Warning: if you are easily offended or prefer to toddle along with the status quo because ‘that’s how it has always been done’ then please don’t bother reading any further… this article is for advocates of change only!
This is the definition of a‘meme’:
This is our attempt at a meme:
As Leo Varadkar put it, “The PWC Report makes grim reading”.
The findings of the PWC Report on the National Children’s Hospital demonstrate the monumental failure that has taken place in the Construction Industry. The findings are shocking while not all that surprising. A ‘state of the art’ hospital was intended to be built using out-dated processes and technologies.
It is a crying shame that it has taken a failure of this magnitude to give the Irish Construction Industry, and the processes and technologies used therein, a well-deserved kick up the arse. The shortcomings of the Construction Industry are well documented, and advocates of Digital Construction have been trying to rectify these issues for years. Let this be the watershed moment! If there is to be a silver-lining to this dark cloud that has descended over the nation, we need to ensure that measures are put in place to counteract such failures taking place in the future.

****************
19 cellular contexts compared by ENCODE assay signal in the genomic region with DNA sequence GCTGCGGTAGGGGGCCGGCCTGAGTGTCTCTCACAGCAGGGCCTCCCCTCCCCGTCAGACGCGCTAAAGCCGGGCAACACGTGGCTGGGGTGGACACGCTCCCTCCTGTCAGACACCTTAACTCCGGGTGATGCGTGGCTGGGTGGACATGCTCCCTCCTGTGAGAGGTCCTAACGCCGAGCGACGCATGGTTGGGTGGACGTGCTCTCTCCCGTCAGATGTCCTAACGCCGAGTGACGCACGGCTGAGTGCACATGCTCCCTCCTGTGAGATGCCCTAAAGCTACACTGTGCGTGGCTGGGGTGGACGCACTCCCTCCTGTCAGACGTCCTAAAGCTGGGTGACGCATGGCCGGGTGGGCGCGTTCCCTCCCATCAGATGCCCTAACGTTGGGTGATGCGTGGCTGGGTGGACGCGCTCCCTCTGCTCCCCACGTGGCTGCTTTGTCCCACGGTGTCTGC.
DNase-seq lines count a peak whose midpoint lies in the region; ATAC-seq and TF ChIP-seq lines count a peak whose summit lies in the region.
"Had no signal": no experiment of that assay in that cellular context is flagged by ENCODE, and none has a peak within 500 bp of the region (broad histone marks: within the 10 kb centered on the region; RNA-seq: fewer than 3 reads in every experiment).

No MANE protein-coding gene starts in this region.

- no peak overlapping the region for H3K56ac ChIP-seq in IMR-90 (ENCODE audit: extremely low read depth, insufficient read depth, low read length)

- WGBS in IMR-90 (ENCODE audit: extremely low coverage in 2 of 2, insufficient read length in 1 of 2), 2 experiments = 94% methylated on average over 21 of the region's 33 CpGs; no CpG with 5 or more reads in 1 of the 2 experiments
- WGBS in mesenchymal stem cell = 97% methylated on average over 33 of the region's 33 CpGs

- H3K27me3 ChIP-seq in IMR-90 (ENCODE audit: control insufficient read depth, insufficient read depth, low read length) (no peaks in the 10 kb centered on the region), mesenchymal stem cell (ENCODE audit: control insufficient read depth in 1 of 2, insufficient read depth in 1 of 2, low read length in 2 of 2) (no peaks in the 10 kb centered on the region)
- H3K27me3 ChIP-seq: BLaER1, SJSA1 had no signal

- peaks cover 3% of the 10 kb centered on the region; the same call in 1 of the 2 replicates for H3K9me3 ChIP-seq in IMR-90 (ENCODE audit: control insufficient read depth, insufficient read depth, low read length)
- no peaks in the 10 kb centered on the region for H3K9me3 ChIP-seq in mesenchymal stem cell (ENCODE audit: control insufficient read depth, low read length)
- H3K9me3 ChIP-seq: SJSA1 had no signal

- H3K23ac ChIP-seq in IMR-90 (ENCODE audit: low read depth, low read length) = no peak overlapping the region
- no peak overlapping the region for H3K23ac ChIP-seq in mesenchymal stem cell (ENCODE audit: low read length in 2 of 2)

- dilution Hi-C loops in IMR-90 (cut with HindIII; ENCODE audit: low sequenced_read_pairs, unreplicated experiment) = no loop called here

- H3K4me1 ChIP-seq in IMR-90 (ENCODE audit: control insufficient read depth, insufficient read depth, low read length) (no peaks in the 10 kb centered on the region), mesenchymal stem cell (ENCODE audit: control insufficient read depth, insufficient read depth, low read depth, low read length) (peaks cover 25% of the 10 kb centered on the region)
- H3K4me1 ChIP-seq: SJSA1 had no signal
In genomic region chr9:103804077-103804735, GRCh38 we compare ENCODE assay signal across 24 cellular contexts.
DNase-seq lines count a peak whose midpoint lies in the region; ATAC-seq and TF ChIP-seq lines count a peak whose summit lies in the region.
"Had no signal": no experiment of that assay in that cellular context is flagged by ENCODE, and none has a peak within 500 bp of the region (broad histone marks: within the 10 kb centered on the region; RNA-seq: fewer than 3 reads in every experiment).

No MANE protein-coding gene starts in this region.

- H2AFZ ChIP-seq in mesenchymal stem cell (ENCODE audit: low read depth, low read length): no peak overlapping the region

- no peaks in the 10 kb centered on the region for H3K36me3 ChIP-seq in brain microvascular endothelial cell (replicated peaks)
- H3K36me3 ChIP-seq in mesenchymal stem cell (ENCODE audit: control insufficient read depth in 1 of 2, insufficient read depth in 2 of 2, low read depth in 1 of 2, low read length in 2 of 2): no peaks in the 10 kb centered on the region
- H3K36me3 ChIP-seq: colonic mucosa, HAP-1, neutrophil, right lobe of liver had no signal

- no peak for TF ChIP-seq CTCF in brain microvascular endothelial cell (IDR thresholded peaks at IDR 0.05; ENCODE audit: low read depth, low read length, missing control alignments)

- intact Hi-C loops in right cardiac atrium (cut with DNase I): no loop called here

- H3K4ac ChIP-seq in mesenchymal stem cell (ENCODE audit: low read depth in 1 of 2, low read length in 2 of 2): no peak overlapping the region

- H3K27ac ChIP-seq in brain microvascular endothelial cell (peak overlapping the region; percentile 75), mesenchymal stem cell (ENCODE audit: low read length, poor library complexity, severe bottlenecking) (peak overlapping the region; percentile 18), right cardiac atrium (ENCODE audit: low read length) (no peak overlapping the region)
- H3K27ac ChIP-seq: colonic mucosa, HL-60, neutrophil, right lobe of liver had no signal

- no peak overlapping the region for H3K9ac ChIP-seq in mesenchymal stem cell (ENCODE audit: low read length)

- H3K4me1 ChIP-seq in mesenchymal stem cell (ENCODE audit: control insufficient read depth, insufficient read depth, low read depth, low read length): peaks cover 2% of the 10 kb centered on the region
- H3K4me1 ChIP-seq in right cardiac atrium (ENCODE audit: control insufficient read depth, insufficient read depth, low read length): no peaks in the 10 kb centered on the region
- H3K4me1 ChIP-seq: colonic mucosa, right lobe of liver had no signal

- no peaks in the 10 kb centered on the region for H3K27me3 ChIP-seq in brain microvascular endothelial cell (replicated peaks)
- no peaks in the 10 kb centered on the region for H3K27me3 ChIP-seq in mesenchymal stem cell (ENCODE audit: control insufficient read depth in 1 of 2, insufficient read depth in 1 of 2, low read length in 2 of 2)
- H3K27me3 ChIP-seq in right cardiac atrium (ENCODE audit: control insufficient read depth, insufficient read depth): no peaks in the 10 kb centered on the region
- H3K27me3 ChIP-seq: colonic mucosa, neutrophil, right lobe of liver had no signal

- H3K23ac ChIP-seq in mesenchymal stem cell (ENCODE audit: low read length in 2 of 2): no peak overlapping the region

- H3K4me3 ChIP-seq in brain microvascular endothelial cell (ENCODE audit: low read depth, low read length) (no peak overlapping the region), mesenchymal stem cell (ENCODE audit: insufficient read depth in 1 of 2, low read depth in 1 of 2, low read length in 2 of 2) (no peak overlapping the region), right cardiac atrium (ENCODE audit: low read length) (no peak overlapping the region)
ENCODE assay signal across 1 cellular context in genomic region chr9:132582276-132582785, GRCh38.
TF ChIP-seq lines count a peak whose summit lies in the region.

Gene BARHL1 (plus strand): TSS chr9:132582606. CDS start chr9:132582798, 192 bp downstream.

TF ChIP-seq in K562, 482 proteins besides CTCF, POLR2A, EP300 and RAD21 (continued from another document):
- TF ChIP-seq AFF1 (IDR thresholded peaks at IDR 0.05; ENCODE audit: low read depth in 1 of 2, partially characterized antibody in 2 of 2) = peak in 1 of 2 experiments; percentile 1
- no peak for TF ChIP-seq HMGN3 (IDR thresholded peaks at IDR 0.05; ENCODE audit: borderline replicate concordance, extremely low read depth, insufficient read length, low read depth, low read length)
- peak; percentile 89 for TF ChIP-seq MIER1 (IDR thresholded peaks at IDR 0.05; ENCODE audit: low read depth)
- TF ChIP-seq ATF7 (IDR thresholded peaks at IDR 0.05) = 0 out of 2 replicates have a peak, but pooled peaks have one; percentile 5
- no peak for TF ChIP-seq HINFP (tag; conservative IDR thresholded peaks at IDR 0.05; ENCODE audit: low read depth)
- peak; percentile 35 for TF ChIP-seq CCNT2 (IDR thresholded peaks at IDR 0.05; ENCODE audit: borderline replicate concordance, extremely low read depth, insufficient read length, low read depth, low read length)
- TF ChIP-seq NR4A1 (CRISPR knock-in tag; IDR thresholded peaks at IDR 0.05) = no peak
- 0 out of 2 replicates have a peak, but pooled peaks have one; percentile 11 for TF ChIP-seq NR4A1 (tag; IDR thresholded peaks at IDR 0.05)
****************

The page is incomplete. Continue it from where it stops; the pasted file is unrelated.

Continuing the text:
The Construction Industry is a going through a revolution… a ‘Digital’ revolution. The ability to digitalise industries is not a new thing; the Construction Industry has just lagged behind almost all other industries. Traditional Engagement Methods are severely outdated. Contract Types and Administration Procedures do not accommodate the availability of advancements in technology.